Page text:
Guy Reporting

by Jamie Bennett

During the month of March 1 was doing a mock news report at Mohawk Tavern in Springfield, Ore. I was Guy Reporting and the whole thing was a lot of fun. I was going to post this sooner but as usual I am slammed. I am editing a final rendition of Mohawk's video now that will be a generic commercial for electronic promotion. It should be out sometime April or May. It was fun shooting these. Just a world wind style of shooting in an attempt to gather assets for this future commercial. I am hopeful to have a video for Cascade Colour in the near future. 


Click Here to View This Video!!!


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The Worst is Over... :)

by Jamie Bennett

So this is just a quick update about how our show season has been, and a run down of what is coming in the next couple months. The title of this blog post is in reference to nothing... lol... In advertising, the worst is never over, it's just lying dormant. It just felt good to say that the worst is over because, I have been working really hard the last several months.


To begin with, on the left you will see the artwork for this year's festival shirts. It will be printed on neon shirts, using bright neon inks. I can't wait to get my hands on one of these bad boys.

Second, the paper cutter is holding it's own and so if my new printer. Over the last month I have printed, cut and shipped over 80k direct mailers to promote our various shows around Oregon. This has arguably been our most successful show season to date.

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The Big Sale

by Jamie Bennett

So I have been running various collateral materials out of Guaranty's marketing for well over a year, but I have only recently taken on producing all of our direct mail in-house.  I have embedded a video showing my setup, and you can see the oversized postcards that I am producing for our various shows. So far the paper cutter has paid for itself. We are paying 70% of what we once spent on production, and we have doubled our direct mail footprint in the local markets.


I love having the tools to produce these materials in house. It gives us a great deal of flexibility, and allows for a shorter turnaround on these materials. It seems as though the time I use to spend ordering certain materials, and arranging for delivery has been neatly folded into this production time. The reward for all my efforts, is having marketing materials in house within hours, as opposed to days.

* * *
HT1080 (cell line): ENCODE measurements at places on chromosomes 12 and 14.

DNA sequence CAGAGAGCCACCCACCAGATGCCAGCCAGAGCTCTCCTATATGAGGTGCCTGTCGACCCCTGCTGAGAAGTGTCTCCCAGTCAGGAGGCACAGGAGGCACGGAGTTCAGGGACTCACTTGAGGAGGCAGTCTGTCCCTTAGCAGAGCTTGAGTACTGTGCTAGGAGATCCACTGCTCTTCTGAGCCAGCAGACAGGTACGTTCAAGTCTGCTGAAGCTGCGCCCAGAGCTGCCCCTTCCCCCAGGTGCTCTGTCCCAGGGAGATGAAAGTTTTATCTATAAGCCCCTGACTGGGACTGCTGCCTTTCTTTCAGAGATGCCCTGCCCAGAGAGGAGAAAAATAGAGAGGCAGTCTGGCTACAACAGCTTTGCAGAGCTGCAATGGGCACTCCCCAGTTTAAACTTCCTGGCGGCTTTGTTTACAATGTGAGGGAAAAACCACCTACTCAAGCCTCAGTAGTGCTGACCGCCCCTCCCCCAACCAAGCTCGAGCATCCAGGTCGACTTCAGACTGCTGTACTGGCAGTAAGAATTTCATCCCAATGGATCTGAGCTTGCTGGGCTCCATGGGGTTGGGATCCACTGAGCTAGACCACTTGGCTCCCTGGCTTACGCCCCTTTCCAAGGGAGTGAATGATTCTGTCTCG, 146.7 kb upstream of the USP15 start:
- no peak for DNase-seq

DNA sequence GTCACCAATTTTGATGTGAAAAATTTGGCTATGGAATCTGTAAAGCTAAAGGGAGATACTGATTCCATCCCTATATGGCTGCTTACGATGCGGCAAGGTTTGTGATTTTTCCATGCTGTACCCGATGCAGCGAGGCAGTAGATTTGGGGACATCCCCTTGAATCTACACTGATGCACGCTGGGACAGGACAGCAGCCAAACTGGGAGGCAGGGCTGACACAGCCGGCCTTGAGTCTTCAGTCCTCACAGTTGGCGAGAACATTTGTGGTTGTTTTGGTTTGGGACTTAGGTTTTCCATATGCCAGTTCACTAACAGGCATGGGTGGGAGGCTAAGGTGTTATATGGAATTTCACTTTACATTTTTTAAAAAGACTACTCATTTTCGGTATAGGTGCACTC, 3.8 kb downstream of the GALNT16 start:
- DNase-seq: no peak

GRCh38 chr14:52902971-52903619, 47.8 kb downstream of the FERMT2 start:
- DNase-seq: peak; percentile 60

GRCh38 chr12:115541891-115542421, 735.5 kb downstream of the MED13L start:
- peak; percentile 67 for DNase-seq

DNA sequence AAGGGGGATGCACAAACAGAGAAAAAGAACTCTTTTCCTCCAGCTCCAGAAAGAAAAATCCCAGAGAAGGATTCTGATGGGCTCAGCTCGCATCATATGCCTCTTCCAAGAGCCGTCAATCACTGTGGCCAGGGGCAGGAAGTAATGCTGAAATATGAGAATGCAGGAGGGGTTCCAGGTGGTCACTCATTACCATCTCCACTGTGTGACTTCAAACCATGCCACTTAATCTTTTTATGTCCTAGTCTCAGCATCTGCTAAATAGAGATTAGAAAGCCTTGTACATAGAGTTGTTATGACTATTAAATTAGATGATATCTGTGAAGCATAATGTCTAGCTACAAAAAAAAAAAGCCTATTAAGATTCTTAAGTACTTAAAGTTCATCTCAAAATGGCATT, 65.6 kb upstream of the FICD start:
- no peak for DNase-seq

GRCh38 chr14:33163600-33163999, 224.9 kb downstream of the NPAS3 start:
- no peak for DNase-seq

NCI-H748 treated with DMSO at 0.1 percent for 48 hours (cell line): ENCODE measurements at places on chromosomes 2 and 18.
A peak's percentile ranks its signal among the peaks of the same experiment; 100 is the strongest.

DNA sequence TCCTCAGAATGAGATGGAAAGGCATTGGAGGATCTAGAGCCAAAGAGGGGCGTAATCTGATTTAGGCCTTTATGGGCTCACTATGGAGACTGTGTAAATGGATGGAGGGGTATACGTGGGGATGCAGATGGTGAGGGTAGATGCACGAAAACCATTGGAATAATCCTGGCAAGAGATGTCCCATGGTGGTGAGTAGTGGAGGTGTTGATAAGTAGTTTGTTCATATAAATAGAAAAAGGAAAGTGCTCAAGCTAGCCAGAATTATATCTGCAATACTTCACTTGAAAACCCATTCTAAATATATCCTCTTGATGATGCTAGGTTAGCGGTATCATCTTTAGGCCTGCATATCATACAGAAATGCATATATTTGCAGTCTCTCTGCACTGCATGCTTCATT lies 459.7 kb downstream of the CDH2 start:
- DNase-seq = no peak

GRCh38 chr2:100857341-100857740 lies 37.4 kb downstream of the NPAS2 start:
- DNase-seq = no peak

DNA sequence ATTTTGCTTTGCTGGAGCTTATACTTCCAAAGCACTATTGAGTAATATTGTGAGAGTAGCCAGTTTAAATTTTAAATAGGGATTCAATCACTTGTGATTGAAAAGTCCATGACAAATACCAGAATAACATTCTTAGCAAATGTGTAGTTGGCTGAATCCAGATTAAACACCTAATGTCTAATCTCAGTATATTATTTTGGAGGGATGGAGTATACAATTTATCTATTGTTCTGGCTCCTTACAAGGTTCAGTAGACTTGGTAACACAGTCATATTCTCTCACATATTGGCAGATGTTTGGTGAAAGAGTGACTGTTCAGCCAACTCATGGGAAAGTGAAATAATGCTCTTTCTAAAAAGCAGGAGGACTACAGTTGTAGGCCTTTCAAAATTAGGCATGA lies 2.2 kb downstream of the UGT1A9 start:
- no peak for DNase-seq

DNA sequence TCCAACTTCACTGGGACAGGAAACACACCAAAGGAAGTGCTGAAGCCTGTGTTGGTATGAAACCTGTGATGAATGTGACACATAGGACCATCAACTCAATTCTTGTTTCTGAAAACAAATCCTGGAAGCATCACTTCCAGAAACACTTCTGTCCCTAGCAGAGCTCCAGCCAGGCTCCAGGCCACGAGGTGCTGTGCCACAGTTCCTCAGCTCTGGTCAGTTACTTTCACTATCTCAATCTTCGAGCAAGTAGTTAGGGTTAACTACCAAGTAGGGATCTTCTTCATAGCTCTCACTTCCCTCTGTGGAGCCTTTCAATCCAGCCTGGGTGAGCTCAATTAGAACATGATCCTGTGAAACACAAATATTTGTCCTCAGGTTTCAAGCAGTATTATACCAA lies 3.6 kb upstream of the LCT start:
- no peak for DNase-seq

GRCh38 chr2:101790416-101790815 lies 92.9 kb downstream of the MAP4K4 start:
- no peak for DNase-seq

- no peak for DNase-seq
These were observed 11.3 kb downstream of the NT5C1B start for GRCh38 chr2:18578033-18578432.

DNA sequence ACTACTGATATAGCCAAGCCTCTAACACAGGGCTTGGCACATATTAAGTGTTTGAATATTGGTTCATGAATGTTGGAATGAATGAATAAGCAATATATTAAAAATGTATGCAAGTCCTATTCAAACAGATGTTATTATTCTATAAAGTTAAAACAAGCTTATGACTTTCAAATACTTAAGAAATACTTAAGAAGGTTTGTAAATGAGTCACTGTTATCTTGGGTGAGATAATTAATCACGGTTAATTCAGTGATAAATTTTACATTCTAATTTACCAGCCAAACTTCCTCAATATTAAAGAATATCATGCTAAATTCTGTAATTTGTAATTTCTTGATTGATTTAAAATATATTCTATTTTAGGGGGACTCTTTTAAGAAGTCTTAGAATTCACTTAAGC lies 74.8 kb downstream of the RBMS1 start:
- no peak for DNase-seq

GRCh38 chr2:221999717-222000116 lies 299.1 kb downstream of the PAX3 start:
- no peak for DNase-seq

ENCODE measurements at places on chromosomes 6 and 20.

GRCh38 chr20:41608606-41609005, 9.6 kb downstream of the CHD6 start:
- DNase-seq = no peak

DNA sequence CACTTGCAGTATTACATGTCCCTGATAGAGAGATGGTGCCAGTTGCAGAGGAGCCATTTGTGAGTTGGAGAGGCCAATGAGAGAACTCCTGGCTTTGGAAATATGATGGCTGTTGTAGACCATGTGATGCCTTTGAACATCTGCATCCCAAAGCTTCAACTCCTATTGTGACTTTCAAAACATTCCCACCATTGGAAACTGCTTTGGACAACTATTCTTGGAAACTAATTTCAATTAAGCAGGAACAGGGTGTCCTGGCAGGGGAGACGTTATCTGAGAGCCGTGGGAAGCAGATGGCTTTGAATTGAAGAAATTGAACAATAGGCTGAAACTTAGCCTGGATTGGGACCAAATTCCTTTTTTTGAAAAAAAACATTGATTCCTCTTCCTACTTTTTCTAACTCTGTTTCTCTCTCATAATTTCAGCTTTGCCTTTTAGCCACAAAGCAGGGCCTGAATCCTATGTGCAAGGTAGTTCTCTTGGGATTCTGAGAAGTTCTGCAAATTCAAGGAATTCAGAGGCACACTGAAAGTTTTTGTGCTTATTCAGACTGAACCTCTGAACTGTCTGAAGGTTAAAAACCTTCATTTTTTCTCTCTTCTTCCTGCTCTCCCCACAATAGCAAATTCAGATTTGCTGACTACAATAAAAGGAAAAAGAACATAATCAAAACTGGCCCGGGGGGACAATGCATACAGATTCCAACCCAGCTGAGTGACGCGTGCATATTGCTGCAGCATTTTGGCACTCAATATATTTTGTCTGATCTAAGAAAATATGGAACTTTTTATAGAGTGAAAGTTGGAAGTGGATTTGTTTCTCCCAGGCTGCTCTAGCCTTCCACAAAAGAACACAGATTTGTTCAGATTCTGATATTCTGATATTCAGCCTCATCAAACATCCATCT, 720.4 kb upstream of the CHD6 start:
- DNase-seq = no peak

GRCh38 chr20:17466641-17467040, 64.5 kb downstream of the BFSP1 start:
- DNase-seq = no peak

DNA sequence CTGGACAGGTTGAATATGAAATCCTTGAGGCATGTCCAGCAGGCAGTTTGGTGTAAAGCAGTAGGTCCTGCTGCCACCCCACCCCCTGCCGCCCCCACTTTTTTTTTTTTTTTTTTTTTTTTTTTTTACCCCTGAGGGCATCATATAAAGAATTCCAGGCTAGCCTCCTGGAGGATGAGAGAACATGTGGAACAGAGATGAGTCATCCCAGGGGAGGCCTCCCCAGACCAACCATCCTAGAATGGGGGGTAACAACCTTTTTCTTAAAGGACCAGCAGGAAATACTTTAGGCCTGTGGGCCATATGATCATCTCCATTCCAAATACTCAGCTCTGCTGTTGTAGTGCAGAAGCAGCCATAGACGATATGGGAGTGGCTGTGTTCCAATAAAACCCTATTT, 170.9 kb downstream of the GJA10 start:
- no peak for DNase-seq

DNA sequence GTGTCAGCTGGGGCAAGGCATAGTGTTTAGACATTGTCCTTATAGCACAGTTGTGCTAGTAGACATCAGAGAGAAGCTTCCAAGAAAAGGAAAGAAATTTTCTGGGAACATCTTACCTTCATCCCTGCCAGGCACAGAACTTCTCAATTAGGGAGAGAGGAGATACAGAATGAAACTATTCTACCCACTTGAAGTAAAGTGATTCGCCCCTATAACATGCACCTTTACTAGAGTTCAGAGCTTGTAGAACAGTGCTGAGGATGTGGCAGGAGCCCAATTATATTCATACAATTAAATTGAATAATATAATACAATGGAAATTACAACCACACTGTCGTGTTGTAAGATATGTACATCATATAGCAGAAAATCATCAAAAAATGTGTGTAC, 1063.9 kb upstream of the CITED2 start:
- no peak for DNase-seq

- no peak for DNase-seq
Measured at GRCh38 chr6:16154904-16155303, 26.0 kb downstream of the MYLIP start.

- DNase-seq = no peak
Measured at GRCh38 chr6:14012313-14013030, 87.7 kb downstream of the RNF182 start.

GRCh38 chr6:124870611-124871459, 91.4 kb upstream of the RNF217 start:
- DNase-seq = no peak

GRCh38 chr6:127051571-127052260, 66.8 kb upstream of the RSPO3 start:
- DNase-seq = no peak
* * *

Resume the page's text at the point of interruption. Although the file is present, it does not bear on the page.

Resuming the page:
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Mourning Herb Nill, and I am an Art Director

by Jamie Bennett

How I came to be in Oregon is not interesting. I worked in Vegas, and the clients were notable. I learned a lot, but the Pacific Northwest is a much better arrangement for a person such as myself.


Six years ago I moved to Junction City, Ore. I did research before moving, and Guaranty looked like a dream company. The thing that I found most attractive was that I would be working in house for a family business that was forward thinking. I was impressed with the resources, and excited about the opportunity to make a mark on a company. Often as a marketer you are stuck in a rigid set of brand standards. Guaranty was wide open territory. Guaranty is a company that is bridging country overhead, and big city selection. We are online, growing, and we are nimble. Our CFO is also incredible, and I trust his judgement better than my own.

Herb believed in me. I don't know how much he knew of me, but I had several interactions with him. He treated me with love and respect. Herb was in the air force, and my own family was too. I often felt like I belonged at Guaranty, unlike I belonged anywhere else. It has been as if, I have trained my whole life to be here now. Herb raised amazing sons, and this whole company is his legacy.


Do read on. I will add a video.

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Electric Cutter from China

by Jamie Bennett

I am currently working on bringing more of Guaranty's production work in-house. I have been padding entry forms, notepads, and I also absorbed the cost of decal plotting. I use the plotter to make a-frame boards, vinyl banners, and to decorate vehicles for special events and promotions. At some point I plan to go more in depth into how this equipment works. For now I would like to discuss this cutter.